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May 2013 Column - Many sides involved in contract negotiations


OFFICE HIGHLIGHTS

Erie County Legislature Majority Leader Joseph Lorigo and Legislator Ted Morton have requested that the county thoroughly examine a leasing option for county vehicles to determine if tax dollars could be saved. Recently, Cattaraugus County...

Members of the Erie County Legislature are extremely disappointed that the 2015-2016 Erie Community College budget was approved with a $300 tuition hike. Majority Leader Joseph Lorigo, Legislator Ted Morton and Legislator Edward Rath attempted to...

A few weeks ago it was discovered that New York State had earned $60 million from selling residents’ personal information that is collected through the DMV to for-profit companies. Drivers had no idea that this was going on, and while the...

Erie County Legislator Joseph Lorigo announces that a free guided walk will be held on Saturday, June 20 at Emery Park. The walk is part of the county’s “A Walk in the Park” series, sponsored by Erie County’s Parks and...

The Erie County Legislature has unanimously approved a resolution requesting that the County Executive ensure Erie County is borrowing at the cheapest rate possible. The Legislature approved Majority Leader Joseph Lorigo’s...

By a more than 2-to-1 margin, CSEA members, Erie County’s largest union, rejected the most recent contract presented to them by the county executive. While I was disappointed, I wasn’t overly surprised.

In three attempts and two administrations, the two sides could not find common ground and finalize an agreement. The two most recent contracts were presented by County Executive Mark Poloncarz, and to his credit, the contracts presented were fair to taxpayers, the funding source of these contracts. Based on the trend in each subsequent contract, I have some trepidation going forward that finding common ground for all parties — the administration, the union members and other taxpayers — will be more difficult.

When finalizing any governmental contract terms, it is critical to be mindful of those truly paying the bill — the taxpayers. Too many concessions could create an unaffordable agreement. I am concerned that the next version of the contract might not be as mindful of taxpayers.

One issue that any new contract must address is employee health care costs, which rise every year and are a large percentage of the county’s budget. In the last contract, changes to health care contributions would not have taken effect until 2017. I believe that in order to help control health care costs, we have to make immediate changes. As everyone knows, costs for everything are going up, and health care is no exception. However, many public employees continue to receive benefits that are not afforded to those in the private sector. I understand that the hardworking members of the CSEA perform critical services for the county and haven’t had a pay increase since 2006. I appreciate their dedication and am sympathetic to their concern. However, with another failed vote, union members will continue to work under the terms of the expired contract. They deserve a new contract just as much as other taxpayers of Erie County.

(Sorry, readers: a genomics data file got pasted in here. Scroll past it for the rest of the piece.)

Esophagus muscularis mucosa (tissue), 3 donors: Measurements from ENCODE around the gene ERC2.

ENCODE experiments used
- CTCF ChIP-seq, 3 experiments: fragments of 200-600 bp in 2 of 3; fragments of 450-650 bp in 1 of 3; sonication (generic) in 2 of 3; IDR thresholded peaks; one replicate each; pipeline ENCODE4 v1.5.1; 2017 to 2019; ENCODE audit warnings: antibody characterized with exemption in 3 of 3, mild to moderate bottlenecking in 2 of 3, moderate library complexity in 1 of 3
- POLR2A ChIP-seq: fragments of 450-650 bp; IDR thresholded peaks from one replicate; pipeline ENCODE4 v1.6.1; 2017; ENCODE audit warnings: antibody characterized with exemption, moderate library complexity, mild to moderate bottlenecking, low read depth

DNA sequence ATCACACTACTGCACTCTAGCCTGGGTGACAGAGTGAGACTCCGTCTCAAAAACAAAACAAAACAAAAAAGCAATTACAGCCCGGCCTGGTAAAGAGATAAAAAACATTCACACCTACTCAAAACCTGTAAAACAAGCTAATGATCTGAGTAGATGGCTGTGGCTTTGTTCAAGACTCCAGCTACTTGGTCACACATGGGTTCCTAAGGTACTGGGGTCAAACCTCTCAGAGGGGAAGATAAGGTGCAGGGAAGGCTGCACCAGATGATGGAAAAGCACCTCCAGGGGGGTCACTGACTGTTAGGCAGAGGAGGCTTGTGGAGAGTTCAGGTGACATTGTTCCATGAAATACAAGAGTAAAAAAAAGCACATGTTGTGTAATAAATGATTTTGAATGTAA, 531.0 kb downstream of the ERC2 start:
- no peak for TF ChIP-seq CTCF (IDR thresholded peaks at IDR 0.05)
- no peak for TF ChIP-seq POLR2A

In my job as Erie County legislator, I have to look at this issue from all sides. When a contract is finally ratified by the CSEA members, it will come to the Legislature for final approval. When I prepare to vote on this issue, I need to be sure it is affordable for taxpayers in the short term and long term.

I was in support of many of the aspects of the two denied contracts, acknowledging that both sides were being asked to make concessions. However, in the weeks leading up to this recent vote, the county executive asked the Legislature to approve a 22.5 percent raise for one specific appointed employee in his budget office. This request was absurd, and the timing was inappropriate and disrespectful of the process that was under way between the administration and the union. I don’t think it is fair to give one appointed employee such a large increase when asking the largest public sector union to make concessions.

Going forward, I am not certain what it will take for the CSEA and administration to agree, but holding a final vote as a member of the Legislature, I will be looking for a contract that respects all taxpayers and the future of Erie County.